Robert Morfee has over 40 years' experience in dispute resolution and has specialised for the last 15 years almost exclusively in financial services, pensions, investments for small businesses and private clients.
Say the word “psychopath” and it conjures up the image of a monstrous murderer wielding a blood-stained axe. The kind of psychopaths that I encounter in my work wear suits and may not be criminals at all, although they often are in their own way.
Psychopathy is a personality disorder characterised by antisocial behaviour, lack of empathy, and lack of remorse, but considerable charm. Psychologists study it, of course, but it is, I understand, not a treatable illness as such. A Canadian psychologist, Robert Hare, came up with a widely recognised list of 20 pscychopathic items called the PCL-R psychopathy checklist. The characteristics in his list which were shown by the psychopaths in my professional life are: - glib and superficial charm, grandiose self-worth, lying, cunning and manipulation, lack of remorse or guilt, callousness, parasitic lifestyle, sexual promiscuity and a lack of realistic long term goals.
As a litigation solicitor specialising in financial services, I come across people with these characteristics quite often. The world of financial services suits the glib, the charming, the manipulative and the greedy.
The last two big cases I have dealt with have involved what are commonly called “Ponzi” schemes. These are schemes where investors are tricked into parting with money into an investment which survives only because early investors’ returns are funded out of later investors’ investments with the fraudsters taking some of the money. There is no long term future for any such investment; it will collapse eventually. But the psychopath does not plan long term; he enjoys the grandiose lifestyle, the Rolls Royces, the Bentleys, the Aston Martins, expensive holidays, etc., while the good times last. Then it collapses.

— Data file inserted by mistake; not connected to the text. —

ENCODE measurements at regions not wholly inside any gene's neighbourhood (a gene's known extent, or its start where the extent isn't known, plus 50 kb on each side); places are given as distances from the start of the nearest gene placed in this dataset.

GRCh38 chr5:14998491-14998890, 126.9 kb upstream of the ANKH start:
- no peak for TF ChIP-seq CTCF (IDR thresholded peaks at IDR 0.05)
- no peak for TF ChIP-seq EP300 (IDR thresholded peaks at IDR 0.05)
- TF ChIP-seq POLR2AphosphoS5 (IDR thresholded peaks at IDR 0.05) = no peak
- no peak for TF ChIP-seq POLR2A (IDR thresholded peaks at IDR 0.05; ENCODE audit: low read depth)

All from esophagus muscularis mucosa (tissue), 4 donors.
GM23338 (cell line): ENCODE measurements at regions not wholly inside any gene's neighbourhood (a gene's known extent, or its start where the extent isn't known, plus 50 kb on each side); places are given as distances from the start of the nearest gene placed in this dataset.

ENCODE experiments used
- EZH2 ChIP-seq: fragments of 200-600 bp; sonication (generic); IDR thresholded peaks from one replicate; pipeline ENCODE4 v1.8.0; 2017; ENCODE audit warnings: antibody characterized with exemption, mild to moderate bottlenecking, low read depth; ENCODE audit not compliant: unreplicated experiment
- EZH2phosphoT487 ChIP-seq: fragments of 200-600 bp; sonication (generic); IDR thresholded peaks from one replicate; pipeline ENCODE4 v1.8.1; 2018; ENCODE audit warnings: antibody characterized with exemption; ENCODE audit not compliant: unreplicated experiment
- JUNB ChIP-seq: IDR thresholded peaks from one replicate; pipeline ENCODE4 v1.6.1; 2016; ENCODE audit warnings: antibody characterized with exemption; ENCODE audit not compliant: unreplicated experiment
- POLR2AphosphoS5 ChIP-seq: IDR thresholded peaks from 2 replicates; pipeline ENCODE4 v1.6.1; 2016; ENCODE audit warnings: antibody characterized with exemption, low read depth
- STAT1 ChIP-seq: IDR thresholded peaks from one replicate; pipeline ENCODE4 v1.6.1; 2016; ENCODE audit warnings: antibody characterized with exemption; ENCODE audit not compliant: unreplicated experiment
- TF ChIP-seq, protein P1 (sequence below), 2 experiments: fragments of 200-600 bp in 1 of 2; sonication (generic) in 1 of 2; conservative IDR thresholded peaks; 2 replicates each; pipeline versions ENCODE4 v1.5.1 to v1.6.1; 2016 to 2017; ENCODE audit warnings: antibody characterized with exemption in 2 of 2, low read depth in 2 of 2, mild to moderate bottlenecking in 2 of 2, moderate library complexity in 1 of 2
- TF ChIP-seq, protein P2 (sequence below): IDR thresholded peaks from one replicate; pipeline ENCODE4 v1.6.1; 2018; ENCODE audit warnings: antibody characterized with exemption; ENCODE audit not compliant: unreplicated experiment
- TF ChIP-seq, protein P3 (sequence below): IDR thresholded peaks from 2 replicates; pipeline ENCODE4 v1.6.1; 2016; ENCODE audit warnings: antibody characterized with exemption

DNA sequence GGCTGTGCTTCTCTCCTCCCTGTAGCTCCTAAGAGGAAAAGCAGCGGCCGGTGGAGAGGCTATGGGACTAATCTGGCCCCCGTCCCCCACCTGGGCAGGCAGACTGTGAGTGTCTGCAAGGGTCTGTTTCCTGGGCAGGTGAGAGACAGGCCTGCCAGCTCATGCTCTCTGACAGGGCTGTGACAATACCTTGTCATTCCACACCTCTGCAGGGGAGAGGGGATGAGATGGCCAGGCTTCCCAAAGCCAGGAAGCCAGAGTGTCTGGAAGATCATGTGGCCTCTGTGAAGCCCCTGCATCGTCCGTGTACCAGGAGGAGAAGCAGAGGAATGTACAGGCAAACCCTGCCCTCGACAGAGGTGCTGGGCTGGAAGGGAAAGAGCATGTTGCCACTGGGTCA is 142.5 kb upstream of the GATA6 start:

The conduct of litigation against such defendants can be difficult. The investors who are tricked by them are often affected by what called “endowment bias”. In other words, they believe that because they chose the investment, it must necessarily be a good one. Therefore, they are very reluctant to admit that they have been conned and are often slow to sue. They may even be persuaded to condemn those who sue on the grounds that they are spoiling the “investment”. Such was the case with Equitable Life, where most policyholders were persuaded not to sue Equitable. In the end, Equitable’s provision for misselling compensation was not all needed.
The defence in such a case will often appear ridiculous to the outsider. For example, in one case I sued a firm of stockbrokers (now wound up) on behalf of an investor who had given them a mandate to invest in corporate bonds issued by European banks. Because he was offshore, he had a UK agent to approve the deals. The agent was suborned by the fraudulent stockbroker and authorised the stockbroker to buy, instead of good quality corporate bonds, a share in a portfolio of life insurance policies located in an offshore jurisdiction. Astonishingly, the defence alleged that was a proper investment, although obviously in breach of the mandate. They knew that the investor’s agent had no authority to change the mandate. The defence was a fantastic concoction which obviously could not survive scrutiny, but yet it was solemnly put forward by solicitors on behalf of the stockbrokers.
From time to time various worthies in the political establishment and lobbyists for the insurance industry say that litigation should be unnecessary and disputes should be resolved by mediation. They forget entirely that at the back of many lawsuits is a disordered personality. You can’t negotiate sensibly with a psychopath. The civil courts deal with crime too. It’s just that it is not always labelled as such.
Psychopaths are often successful businessmen. Companies are far too easily taken in by glib, superficial, polished performance. Corporate life favours the man or woman who spins a good story. It is a world where actual worth does not count quite as much as it should, but image a good deal more than it should. We do see, therefore, listed PLCs in the hands of people with very poor ethical standards. Also affected, it has to be said, are some big professional firms.
Take a cynical look at any proposition. If it looks too good to be true, then it may not be true at all.
About the Author
Robert has over 40 years' experience in dispute resolution and has specialised for the last 15 years almost exclusively in financial services, pensions, investments for small businesses and private clients.